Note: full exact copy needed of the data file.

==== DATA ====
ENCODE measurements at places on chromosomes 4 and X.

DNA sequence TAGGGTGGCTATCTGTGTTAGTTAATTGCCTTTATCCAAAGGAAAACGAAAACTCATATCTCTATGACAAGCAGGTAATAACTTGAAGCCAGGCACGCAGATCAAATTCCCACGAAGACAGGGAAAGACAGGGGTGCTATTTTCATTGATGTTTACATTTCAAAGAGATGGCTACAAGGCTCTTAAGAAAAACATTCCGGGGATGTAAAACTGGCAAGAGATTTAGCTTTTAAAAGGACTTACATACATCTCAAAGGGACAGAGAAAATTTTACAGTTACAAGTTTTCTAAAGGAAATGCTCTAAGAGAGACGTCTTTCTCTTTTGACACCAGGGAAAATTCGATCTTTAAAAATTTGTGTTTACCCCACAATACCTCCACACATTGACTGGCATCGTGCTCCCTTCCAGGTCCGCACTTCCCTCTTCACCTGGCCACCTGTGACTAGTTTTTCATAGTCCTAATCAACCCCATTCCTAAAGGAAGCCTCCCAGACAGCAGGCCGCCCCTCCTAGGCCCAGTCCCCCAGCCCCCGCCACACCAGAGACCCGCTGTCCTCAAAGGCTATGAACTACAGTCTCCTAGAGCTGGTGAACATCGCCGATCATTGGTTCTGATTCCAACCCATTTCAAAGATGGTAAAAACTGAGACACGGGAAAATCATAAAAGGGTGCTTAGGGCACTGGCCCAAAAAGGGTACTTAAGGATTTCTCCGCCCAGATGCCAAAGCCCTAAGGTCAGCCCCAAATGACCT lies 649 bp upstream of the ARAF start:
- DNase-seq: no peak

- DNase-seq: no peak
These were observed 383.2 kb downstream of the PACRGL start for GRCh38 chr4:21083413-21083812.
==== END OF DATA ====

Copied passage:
ENCODE measurements at places on chromosomes 4 and X.

DNA sequence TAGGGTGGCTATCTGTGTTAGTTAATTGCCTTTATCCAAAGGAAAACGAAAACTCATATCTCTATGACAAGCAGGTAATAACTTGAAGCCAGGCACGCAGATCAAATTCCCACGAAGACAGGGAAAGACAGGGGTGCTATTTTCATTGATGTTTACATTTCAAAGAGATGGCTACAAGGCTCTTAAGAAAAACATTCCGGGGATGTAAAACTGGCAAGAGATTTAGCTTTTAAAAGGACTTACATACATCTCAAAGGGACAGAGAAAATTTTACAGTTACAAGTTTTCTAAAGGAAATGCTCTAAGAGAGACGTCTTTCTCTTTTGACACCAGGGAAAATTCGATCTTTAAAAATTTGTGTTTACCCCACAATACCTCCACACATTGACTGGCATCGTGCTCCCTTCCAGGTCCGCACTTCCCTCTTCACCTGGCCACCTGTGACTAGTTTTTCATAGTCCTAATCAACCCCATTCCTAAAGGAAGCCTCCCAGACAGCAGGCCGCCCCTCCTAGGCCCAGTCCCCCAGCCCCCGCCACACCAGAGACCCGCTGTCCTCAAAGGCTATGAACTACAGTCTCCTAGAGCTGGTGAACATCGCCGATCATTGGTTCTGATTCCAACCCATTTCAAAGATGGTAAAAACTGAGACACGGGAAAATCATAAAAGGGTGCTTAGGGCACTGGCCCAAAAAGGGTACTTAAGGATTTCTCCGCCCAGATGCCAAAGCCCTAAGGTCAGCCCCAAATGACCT lies 649 bp upstream of the ARAF start:
- DNase-seq: no peak

- DNase-seq: no peak
These were observed 383.2 kb downstream of the PACRGL start for GRCh38 chr4:21083413-21083812.